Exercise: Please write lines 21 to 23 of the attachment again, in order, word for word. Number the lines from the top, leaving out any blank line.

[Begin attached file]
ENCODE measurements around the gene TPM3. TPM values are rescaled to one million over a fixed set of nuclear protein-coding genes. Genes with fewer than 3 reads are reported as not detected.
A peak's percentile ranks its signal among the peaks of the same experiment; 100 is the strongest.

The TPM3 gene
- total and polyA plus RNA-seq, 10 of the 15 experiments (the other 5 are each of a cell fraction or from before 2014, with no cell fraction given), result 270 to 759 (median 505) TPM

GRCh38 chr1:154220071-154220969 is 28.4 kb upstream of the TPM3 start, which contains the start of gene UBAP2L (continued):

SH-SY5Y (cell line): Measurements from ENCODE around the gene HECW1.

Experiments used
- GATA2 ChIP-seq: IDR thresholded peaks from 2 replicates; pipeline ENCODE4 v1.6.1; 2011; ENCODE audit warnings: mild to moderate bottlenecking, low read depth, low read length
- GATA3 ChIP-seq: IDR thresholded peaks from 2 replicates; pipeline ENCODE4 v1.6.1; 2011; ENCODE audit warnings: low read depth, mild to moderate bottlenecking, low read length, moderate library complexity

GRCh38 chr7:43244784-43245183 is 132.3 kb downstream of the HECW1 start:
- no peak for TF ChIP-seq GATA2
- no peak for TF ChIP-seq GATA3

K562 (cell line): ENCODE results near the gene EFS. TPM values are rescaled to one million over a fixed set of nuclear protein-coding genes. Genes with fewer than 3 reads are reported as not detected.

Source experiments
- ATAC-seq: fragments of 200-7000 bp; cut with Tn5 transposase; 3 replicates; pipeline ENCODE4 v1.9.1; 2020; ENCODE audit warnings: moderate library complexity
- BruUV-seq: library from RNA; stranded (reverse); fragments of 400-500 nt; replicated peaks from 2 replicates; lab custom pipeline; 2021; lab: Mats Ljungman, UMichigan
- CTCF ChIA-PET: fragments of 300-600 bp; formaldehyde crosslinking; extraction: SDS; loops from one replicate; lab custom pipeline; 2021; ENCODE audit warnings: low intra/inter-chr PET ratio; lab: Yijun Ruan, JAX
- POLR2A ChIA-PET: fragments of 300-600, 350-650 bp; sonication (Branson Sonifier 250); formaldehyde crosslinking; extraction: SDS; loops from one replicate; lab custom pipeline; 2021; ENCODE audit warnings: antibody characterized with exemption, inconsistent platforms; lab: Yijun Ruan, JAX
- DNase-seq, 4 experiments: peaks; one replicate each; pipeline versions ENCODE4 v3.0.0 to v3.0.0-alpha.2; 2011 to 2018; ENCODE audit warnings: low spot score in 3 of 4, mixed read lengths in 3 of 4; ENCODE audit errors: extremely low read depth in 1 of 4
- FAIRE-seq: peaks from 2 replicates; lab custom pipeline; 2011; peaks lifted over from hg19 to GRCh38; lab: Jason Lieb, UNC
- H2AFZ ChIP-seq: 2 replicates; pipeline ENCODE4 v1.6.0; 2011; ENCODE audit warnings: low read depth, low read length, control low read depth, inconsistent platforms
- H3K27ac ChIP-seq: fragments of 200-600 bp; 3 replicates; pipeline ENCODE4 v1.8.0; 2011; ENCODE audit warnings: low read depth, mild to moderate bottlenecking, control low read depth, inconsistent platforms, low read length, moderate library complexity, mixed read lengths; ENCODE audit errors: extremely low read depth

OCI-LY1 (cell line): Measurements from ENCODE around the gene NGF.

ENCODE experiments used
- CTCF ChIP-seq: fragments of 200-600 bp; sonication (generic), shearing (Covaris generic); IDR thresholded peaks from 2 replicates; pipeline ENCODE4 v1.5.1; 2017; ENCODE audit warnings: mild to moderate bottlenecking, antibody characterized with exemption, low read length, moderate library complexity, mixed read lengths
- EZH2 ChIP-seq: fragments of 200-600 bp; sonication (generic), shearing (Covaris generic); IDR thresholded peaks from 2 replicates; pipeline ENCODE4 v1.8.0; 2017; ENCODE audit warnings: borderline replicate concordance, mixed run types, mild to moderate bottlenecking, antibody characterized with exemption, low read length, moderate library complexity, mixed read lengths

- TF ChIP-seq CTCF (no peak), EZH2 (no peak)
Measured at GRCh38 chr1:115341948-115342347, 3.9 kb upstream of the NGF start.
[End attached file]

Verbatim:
- H2AFZ ChIP-seq: 2 replicates; pipeline ENCODE4 v1.6.0; 2011; ENCODE audit warnings: low read depth, low read length, control low read depth, inconsistent platforms
- H3K27ac ChIP-seq: fragments of 200-600 bp; 3 replicates; pipeline ENCODE4 v1.8.0; 2011; ENCODE audit warnings: low read depth, mild to moderate bottlenecking, control low read depth, inconsistent platforms, low read length, moderate library complexity, mixed read lengths; ENCODE audit errors: extremely low read depth

OCI-LY1 (cell line): Measurements from ENCODE around the gene NGF.